Four world titles in the time trial aren’t enough for Fabian Cancellara, he wants a rainbow jersey in the road race too. In six attempts, Cancellara has yet to put himself on the podium, but he’s more determined as ever this year.
"The time trial is an intense effort, and when you have a palmarès like mine, it’s better to skip it," said Cancellara of his decision to miss the race against the clock.
Having four rainbow jerseys in your pocket can certainly make these decisions a little easier. The recent dominance of Tony Martin, that has seen Cancellara unable to add to that tally, was probably a factor in his decisions making. Why settle for second best, when you can aim for top in another discipline?
Since Madrid 2005 - where he took bronze - Cancellara has never ridden at the World Championships without taking on the time trial. He skipped it in 2008 and 2012, when he chose to forgo the Worlds all together after riding at the Olympics. He has never finished off the podium in all that time. Despite this, Cancellara has also managed three top 10 placings in the road race.
Many refer to Peter Sagan as one of the most complete riders in the peloton, with his ability to climb and sprint, but Cancellara is arguably more so. His ability in both time trialling and one-day racing is unparalleled in the current peloton. And if he were to take gold on Sunday, he would be only the second rider to become world champion in the time trial and the road race. Abraham Olano won the road race in Duitama in 1995 and the time trial three years later in Valkenburg 1998.
A sterling record
Cancellara’s best performance in the road race thus far came in 2011, in Copenhagen. The Swiss rider finished fourth behind Mark Cavendish, Matt Goss and André Greipel. While he was arguably helped by the slightly uphill finish, it showed that he can take on the top, pure sprinters in the world – something he might need on Sunday. Usual sprinting form often do not apply at the end of such long races.
After Copenhagen, Cancellara’s next best – and possibly hardest to take - result came at his home Worlds in Mendrisio, Switzerland, in 2009 when Cadel Evans became World Champion. He finished fifth and, unlike 2011, Mendrisio was a genuine opportunity for Cancellara to do the double, just four days after he claimed his third world time trial championship. The Swiss rider launched a move off the descent off the penultimate climb, before going again at the foot of the final ascent. The result was a crucial split in the bunch, but he didn’t have the legs to follow Evans when he went over the top of the climb.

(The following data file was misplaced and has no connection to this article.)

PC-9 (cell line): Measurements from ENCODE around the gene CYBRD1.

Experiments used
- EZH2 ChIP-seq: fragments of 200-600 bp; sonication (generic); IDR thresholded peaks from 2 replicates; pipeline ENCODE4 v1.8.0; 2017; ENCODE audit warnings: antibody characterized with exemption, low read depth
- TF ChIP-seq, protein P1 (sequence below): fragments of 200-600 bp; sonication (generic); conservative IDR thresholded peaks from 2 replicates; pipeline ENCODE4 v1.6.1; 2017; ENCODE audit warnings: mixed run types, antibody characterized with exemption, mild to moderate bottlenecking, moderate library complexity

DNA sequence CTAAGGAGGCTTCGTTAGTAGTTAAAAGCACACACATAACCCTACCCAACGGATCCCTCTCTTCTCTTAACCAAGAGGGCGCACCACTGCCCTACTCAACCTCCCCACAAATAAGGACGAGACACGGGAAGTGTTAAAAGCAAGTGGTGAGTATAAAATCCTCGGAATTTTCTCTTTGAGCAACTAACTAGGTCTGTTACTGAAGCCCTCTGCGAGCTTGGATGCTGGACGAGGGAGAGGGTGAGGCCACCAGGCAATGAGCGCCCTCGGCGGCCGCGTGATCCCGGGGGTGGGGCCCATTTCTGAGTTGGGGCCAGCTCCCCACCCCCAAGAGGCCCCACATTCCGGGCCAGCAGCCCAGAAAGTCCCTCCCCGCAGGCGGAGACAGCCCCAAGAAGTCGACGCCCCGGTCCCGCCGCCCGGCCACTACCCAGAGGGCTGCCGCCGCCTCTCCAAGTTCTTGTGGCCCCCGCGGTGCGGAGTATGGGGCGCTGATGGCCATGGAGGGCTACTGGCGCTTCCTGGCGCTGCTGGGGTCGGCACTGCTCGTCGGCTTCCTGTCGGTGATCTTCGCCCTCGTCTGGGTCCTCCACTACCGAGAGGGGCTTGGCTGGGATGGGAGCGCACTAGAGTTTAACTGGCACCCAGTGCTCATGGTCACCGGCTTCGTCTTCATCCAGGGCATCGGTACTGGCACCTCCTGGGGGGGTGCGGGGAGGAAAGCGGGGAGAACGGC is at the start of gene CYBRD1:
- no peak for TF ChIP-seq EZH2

The disappointment was evident on Cancellara’s face when he crossed the line. However, he probably harmed his chances by doing so much work in the lead-up to the final climb. Perhaps the thought of winning the double at his home Worlds blinded his sense, although Cancellara’s usual modus operandi is to win races by sheer brute force rather than masterful calculation.
Not that this hasn’t stopped him from winning seven one- day Classic monuments and finishing on the podium in the last 12 that he’s finished.
Finding a middle ground
The Ponferrada course is somewhere between those in Copenhagen and Mendrisio. It has a similar amount of climbing to Switzerland, with the two ascents (although Mendrisio just edges it with 4,655 metres compared to Ponferrada’s 4,284), but we could still see a small bunch make it to the finish.
Cancellara got his first real look at the course on Thursday when the organisers opened the route for the official training. His heart probably dropped a little, as did a few national selectors’, when they realised it was slightly easier for the sprinters than many first expected.
With rain predicted for Sunday, however, it could be a race of attrition. While Cancellara won’t be praying for rain, it could swing some advantage in the fight for the rainbow jersey towards the Swiss rider. It will make the final descent into Ponferrada a very tricky one, but that could allow him to attack and get away – if he’s feeling brave. As Sven Erik Bystrom (Norway) showed in the U23 Men's road race on Friday, it’s possible to make a move on this climb and stay away to the finish.
To do this, though, Cancellara must keep his powder dry until the right moment.
Born in Ireland to a cycling family and later moved to the Isle of Man, so there was no surprise when I got into the sport. Studied sports journalism at university before going on to do a Masters in sports broadcast. After university I spent three months interning at Eurosport, where I covered the Tour de France. In 2012 I started at Procycling Magazine, before becoming the deputy editor of Procycling Week. I then joined Cyclingnews, in December 2013.
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